“The greatest invention in the world is the mind of a child.”
– Thomas Edison
But have you noticed that by a certain school age, a child’s questioning lessens? Don’t take this as a sign of maturity. It’s true that as children age, so does their sophistication in questioning, but the lessening of their questioning nature has more to do with the adults and peers around them as well as their education environment.
Often, teaching kids to be curious is not a priority, and little (or no) time is provided at home or in the classroom for free thinking or exploration.
Psychologists say the dampening of curiosity in kids can be an unfortunate consequence of formal education. By a certain age, classroom education douses the flame of curiosity. Researchers readily acknowledge that it is not an intentional assault on curiosity but rather the nature of many education systems in which the emphasis is on training, not learning.
Studies show that older students rarely ask questions reflective of cognitive rigor (higher level thinking). Instead, they ask closed-ended, procedural, or fact-based questions. Basically, whatever they can ask quickly and might be of benefit to others – which lessens the potential of being teased.
That brings us to peer pressure. As they get older, students don’t want to appear stupid in front of peers. Just asking a question can be embarrassing no matter how the teacher reacts.
Before we are tempted to play the blame game and throw disapproval toward teachers or our school systems, remember that we are all responsible for how our children are educated.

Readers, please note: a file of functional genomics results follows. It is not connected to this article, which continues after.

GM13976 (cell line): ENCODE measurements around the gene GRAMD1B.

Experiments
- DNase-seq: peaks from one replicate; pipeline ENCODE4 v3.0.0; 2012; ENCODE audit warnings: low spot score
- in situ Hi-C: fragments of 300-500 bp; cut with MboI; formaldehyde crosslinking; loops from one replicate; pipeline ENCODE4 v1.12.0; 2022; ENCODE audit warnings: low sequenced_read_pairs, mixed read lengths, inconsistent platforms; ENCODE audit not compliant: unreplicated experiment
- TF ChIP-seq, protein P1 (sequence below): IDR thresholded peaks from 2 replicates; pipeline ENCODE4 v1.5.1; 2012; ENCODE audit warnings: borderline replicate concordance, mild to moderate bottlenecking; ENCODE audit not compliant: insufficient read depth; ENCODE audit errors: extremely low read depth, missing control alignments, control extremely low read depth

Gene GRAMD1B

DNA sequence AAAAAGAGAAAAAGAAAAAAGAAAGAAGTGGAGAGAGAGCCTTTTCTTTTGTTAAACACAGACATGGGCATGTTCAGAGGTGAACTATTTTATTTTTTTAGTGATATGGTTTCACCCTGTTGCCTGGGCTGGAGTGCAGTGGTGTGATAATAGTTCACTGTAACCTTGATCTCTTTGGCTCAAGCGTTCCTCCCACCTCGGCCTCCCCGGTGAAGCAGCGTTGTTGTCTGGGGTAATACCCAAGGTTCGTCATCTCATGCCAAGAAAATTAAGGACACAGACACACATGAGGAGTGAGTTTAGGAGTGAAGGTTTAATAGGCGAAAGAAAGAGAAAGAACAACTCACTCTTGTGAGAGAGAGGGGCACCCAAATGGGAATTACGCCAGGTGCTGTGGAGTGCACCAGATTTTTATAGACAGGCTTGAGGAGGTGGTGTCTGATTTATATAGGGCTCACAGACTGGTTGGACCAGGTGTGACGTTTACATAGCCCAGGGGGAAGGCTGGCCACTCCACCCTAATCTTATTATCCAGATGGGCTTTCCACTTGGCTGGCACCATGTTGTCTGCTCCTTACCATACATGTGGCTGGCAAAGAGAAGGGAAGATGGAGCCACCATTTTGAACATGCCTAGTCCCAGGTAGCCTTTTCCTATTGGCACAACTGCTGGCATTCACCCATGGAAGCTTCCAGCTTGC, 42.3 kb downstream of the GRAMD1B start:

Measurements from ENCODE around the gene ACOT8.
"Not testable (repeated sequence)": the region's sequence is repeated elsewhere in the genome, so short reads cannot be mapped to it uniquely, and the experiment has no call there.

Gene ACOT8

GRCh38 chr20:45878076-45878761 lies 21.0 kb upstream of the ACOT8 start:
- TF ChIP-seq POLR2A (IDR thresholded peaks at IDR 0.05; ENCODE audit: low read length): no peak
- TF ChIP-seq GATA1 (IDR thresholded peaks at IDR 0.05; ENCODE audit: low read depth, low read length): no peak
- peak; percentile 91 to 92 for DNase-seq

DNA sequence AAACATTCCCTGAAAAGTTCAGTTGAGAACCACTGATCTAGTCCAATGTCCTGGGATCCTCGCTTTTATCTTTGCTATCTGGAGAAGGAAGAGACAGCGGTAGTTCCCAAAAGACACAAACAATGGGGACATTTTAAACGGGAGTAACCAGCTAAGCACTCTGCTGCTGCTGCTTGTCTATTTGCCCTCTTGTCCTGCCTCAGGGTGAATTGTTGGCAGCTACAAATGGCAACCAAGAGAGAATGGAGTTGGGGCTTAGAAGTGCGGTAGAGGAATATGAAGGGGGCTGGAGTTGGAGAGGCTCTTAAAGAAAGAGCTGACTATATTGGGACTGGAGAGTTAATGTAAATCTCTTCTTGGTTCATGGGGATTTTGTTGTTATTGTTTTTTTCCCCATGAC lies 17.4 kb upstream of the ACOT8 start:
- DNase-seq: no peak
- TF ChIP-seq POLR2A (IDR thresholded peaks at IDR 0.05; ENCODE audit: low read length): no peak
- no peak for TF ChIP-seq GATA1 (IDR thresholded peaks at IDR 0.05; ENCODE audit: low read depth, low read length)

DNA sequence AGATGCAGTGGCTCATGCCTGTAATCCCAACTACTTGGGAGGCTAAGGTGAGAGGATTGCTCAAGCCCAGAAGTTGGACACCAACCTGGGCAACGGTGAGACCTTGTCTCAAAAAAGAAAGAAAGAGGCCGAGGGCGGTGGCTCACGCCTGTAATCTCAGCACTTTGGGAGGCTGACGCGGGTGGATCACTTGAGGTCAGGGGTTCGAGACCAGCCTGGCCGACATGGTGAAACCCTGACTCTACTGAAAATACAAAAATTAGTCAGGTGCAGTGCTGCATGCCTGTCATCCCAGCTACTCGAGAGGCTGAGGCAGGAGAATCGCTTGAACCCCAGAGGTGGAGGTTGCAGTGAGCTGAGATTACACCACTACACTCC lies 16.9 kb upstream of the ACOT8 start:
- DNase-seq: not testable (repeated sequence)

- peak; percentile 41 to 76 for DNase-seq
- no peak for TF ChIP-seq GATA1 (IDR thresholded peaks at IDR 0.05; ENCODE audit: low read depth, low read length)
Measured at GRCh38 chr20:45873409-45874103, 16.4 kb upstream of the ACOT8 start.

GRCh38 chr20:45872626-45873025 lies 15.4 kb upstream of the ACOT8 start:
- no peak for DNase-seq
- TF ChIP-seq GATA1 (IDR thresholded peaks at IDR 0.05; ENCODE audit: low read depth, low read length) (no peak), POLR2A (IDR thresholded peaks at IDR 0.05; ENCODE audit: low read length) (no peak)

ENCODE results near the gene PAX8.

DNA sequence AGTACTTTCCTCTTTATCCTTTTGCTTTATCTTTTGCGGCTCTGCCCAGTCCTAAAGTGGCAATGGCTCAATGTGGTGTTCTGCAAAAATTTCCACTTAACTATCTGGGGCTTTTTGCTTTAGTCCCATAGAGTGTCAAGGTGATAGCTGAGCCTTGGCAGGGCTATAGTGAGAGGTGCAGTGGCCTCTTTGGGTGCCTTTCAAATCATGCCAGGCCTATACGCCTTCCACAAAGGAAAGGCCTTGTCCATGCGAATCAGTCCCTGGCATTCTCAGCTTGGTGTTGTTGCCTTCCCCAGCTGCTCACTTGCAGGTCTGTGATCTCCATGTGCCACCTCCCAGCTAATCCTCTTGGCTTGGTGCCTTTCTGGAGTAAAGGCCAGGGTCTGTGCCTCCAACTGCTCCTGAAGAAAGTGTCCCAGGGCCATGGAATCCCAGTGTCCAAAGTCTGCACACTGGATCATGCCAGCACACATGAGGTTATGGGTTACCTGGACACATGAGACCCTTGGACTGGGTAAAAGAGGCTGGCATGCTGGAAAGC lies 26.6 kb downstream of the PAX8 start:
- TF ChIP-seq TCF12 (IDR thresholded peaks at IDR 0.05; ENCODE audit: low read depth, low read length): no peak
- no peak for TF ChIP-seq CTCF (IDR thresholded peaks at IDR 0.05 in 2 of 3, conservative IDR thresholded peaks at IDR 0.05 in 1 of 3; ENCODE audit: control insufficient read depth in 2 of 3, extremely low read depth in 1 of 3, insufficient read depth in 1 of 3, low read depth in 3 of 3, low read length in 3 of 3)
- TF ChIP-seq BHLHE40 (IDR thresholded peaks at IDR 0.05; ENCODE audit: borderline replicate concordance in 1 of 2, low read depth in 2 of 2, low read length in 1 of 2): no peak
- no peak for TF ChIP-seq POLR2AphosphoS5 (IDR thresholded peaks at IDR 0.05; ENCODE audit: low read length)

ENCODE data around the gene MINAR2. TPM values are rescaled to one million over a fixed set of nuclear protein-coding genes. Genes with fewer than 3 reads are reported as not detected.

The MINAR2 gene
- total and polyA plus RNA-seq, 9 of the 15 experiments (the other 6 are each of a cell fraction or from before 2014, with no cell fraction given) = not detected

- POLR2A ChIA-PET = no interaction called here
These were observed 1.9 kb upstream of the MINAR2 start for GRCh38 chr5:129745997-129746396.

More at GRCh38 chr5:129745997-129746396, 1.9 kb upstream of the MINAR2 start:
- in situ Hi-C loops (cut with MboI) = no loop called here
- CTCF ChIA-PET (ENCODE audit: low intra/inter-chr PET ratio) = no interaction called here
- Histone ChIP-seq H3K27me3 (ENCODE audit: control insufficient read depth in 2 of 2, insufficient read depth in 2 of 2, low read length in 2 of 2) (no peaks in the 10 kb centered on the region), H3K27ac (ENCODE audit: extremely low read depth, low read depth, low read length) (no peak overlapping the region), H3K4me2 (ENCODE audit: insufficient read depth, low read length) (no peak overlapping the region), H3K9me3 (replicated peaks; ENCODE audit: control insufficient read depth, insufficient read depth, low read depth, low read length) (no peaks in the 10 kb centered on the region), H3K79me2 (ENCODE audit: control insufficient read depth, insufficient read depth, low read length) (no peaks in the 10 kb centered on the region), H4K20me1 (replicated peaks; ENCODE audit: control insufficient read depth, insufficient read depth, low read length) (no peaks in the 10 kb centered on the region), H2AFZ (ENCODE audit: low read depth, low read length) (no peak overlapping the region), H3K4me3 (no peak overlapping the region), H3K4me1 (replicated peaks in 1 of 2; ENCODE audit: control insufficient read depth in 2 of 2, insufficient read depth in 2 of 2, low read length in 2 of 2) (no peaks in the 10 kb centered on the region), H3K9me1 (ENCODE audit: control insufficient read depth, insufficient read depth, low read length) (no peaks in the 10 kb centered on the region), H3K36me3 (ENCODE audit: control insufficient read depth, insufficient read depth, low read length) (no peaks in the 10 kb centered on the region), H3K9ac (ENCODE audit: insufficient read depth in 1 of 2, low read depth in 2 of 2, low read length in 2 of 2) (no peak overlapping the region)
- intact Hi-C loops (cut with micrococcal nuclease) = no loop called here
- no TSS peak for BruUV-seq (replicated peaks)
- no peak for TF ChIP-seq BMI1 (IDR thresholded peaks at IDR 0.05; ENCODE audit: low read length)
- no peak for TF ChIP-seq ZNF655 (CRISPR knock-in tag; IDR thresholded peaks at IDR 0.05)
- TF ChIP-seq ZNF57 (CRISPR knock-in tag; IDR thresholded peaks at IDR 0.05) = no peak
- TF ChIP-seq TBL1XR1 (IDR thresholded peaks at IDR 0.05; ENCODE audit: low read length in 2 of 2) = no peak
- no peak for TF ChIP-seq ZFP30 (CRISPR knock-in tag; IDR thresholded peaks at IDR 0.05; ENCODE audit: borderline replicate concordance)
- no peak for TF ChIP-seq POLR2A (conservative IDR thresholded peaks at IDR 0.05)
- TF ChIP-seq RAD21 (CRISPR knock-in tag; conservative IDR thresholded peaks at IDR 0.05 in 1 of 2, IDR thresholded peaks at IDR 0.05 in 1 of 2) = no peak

Better yet, as parents, we have an opportunity to foster curiosity in kids and help our children become lifelong learners. The research around this is clear and strong – children’s curiosity is influenced by those around them.
But here’s what might surprise you. Common wisdom tells us that as children age they become (and should become) more independent of parents and caregivers.
Here’s a different take on that school of thought.
“Adults only become more important as children develop,” writes Susan Engel, senior lecturer in Psychology at Williams College in Massachusetts. “As children get older, they yearn to understand what lies beyond the apparent; they want to know about what they can see in front of them but also what they cannot see. This is where parents are particularly useful.”
So, what can you do? For the children in your life, to learn how to build curiosity at every stage of their development.
How Do You Raise an Intellectually Curious Child?
To start, model curiosity in your own life. Sports coach Greg Esteves takes this suggestion a step further. He recommends that we also model How to Observe the World.
If your curious nature has been dampened, be intentional about reigniting it.
Ask questions aloud. Start with “I wonder … .” The curious child who asks a lot of questions isn’t annoying, she is exploring, and she wants you to join her in the adventure.